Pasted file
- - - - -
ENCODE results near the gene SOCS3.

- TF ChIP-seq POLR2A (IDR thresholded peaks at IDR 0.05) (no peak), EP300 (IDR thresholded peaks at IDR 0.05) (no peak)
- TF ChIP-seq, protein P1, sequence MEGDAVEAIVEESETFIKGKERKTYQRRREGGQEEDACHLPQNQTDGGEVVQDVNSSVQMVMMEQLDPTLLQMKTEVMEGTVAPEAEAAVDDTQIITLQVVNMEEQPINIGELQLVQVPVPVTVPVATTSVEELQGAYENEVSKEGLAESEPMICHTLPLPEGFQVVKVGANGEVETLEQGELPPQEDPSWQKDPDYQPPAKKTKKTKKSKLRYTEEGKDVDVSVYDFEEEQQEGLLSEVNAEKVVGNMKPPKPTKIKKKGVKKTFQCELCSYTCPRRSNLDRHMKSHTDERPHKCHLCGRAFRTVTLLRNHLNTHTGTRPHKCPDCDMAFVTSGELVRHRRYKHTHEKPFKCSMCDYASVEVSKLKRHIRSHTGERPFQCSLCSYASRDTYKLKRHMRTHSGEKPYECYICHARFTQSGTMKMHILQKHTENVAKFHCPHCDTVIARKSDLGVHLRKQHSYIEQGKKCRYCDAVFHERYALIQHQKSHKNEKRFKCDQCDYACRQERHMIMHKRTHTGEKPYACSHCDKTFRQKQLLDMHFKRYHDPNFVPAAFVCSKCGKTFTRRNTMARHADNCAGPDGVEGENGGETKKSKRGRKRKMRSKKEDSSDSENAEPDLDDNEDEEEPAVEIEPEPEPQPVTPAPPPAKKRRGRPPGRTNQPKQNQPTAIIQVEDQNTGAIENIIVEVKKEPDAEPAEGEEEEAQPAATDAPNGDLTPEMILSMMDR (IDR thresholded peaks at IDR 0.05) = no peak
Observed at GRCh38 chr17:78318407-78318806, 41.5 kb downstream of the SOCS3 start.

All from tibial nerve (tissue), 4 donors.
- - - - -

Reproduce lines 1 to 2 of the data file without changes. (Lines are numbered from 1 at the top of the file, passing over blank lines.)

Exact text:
ENCODE results near the gene SOCS3.

- TF ChIP-seq POLR2A (IDR thresholded peaks at IDR 0.05) (no peak), EP300 (IDR thresholded peaks at IDR 0.05) (no peak)